Lidl to open 40 stores in London over five years

Retailer to spend £500m on expansion

Lidl and rival Aldi arrived in the UK in the 1990s and have expanded rapidly over the past decade, tripling their market share to around 15 per cent and muscling out traditional supermarkets.

Lidl and rival Aldi arrived in the UK in the 1990s and have expanded rapidly over the past decade, tripling their market share to around 15 per cent and muscling out traditional supermarkets.

 

Lidl plans to invest £500 million (€563 million) ramping up its presence in London, opening 40 new stores over the next five years in a region where it has traditionally found it difficult to expand.

The German discount supermarket chain on Wednesday said the move – which will see it increase its foothold in the UK capital by almost half – would add 1,500 jobs and include a full size store on Tottenham Court Road in the city centre.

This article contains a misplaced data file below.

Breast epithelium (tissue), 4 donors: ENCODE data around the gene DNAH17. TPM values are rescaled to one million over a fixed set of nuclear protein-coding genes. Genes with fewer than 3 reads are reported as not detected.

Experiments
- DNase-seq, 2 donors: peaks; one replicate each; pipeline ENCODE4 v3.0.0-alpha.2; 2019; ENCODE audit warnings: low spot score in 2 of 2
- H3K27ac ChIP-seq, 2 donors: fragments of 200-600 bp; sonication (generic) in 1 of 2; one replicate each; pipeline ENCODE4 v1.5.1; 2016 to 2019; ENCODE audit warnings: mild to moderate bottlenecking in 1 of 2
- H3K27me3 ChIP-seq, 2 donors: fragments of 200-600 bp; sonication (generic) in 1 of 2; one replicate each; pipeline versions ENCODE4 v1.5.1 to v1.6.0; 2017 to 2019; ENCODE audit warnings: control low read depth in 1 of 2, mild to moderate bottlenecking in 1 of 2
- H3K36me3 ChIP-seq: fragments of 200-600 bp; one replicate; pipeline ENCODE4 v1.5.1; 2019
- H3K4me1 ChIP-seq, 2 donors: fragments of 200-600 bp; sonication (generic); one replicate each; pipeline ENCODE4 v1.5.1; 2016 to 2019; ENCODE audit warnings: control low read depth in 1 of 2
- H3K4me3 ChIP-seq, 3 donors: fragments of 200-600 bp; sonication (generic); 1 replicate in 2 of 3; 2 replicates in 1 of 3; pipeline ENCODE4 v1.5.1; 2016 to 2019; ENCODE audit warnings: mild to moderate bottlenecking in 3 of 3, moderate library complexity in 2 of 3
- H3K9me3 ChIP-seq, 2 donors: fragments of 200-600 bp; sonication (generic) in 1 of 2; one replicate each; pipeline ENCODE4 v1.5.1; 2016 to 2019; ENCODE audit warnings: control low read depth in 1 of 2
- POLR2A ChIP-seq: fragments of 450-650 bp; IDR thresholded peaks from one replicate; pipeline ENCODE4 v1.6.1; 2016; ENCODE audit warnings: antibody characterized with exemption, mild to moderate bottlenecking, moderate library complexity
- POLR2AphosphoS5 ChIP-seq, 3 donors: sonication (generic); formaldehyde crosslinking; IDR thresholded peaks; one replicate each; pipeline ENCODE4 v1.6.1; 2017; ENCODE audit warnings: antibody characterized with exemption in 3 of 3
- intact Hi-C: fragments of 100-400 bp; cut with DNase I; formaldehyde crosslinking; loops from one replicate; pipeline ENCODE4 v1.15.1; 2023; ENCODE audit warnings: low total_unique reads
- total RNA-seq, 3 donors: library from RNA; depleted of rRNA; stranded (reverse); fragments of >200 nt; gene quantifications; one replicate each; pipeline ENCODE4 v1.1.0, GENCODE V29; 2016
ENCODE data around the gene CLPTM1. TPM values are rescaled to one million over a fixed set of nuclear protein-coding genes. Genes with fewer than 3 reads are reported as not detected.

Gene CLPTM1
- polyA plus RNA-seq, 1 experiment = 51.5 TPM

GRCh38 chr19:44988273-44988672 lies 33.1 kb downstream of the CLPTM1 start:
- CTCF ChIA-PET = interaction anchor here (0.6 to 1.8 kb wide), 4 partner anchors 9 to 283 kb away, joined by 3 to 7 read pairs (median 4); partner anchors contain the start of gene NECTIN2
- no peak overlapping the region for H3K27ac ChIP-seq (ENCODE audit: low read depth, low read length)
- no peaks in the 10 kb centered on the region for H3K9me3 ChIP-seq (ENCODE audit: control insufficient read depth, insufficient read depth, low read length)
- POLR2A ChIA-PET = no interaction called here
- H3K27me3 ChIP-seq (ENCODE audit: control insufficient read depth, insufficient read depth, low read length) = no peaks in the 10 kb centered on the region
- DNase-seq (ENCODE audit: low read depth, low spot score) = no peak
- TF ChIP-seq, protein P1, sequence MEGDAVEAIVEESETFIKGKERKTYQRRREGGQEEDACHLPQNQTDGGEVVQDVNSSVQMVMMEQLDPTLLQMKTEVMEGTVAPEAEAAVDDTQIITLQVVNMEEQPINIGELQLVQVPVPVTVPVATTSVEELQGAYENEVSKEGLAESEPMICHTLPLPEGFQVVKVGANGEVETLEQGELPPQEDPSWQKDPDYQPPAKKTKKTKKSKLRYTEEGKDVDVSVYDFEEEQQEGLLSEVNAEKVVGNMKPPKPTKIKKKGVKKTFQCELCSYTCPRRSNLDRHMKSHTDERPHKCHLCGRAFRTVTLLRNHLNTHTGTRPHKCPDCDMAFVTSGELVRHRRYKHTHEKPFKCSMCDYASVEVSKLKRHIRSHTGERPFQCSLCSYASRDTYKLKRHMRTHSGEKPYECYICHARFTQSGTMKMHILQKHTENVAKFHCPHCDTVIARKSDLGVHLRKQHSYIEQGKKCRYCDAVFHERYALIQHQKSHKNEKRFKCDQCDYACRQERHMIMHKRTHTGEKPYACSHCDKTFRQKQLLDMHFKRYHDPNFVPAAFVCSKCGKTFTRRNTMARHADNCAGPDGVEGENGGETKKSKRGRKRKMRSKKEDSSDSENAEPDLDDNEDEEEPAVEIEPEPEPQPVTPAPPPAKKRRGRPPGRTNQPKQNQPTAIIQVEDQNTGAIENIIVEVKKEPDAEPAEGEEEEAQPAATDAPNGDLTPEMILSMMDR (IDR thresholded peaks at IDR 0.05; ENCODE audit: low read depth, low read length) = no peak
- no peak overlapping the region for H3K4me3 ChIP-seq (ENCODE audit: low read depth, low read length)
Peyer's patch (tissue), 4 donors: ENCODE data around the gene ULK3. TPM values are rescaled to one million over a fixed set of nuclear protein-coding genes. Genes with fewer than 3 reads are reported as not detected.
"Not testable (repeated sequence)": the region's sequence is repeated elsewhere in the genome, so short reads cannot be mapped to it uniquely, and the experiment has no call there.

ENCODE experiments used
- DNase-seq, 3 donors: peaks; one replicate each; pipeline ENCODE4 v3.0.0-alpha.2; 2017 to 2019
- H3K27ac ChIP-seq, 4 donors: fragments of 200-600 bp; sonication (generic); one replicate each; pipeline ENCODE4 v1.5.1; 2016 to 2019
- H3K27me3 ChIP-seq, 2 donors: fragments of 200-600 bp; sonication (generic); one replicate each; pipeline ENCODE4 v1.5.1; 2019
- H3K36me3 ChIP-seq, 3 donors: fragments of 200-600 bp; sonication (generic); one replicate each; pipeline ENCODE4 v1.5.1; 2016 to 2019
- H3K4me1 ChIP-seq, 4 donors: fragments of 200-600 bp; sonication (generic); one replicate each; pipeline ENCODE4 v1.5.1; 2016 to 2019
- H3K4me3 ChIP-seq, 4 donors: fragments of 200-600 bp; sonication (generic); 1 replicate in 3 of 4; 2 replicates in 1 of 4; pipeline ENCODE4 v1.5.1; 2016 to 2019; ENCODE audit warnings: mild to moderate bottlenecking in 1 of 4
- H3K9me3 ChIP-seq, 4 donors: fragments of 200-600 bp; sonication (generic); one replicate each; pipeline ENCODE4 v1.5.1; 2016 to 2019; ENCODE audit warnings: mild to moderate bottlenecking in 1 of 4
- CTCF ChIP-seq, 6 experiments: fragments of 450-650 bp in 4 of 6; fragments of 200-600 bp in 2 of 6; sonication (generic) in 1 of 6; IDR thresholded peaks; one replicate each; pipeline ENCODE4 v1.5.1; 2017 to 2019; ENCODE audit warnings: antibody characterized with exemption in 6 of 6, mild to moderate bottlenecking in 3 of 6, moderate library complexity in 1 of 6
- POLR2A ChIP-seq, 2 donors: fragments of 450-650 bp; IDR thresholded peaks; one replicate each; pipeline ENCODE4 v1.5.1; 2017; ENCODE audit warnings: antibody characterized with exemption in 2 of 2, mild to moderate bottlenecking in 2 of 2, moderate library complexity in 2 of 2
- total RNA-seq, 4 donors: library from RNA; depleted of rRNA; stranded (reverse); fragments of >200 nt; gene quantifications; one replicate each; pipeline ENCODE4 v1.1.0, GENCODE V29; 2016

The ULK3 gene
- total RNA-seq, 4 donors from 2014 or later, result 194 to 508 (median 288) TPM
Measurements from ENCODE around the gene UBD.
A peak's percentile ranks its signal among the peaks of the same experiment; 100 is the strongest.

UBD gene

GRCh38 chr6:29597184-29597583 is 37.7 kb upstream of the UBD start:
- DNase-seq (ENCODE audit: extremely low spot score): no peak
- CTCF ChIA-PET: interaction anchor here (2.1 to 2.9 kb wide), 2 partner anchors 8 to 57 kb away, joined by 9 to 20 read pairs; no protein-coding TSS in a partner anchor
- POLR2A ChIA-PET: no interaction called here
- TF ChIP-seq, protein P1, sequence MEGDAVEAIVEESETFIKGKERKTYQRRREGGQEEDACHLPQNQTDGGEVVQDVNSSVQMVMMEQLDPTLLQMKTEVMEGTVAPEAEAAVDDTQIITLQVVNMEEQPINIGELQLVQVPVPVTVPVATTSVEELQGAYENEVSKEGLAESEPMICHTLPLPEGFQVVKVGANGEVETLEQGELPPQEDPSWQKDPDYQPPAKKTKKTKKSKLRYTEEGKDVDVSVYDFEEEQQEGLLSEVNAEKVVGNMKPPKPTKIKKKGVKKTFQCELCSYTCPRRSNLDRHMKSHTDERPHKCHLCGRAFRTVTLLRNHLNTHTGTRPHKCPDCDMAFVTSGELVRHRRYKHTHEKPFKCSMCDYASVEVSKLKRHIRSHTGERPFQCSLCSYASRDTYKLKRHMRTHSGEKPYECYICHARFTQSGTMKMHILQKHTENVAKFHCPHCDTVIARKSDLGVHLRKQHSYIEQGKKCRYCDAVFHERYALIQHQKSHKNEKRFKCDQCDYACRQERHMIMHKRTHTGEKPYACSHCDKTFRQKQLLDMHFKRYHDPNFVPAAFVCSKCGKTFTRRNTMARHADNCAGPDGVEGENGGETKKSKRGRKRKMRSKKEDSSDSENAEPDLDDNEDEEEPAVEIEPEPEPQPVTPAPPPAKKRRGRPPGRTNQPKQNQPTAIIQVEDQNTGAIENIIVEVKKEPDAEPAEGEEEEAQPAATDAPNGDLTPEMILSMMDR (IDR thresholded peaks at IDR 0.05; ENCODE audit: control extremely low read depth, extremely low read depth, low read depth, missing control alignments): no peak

“It’s coming up to 25 years since we first launched in London, and in that time we’ve grown to almost 90 stores, employing more than 5,000 people. London is at the heart of our growth plans across Great Britain,” said Christian Hartnagel, chief executive of Lidl’s UK business.

Lidl and rival Aldi arrived in the UK in the 1990s and have expanded rapidly over the past decade, tripling their market share to around 15 per cent and muscling out traditional supermarkets. Lidl currently has 760 stores and 13 warehouses in the country.

But both discounters have found it more difficult to expand in London and the South East of England as they struggled to get good deals on rents.

Lidl’s UK subsidiary is German registered so it doesn’t file accounts at Companies House. But Aldi, which is UK-registered, does – and its last accounts show operating margins of around 2.5 per cent, indicating that heavy spending on new stores is squeezing profitability.

Both companies have previously pledged to open around 50 stores a year in the UK, in contrast to the traditional supermarkets whose “space race” ended a few years ago. As their existing stores mature, they are increasingly dependent on new branches for sales growth. – Copyright The Financial Times Limited 2019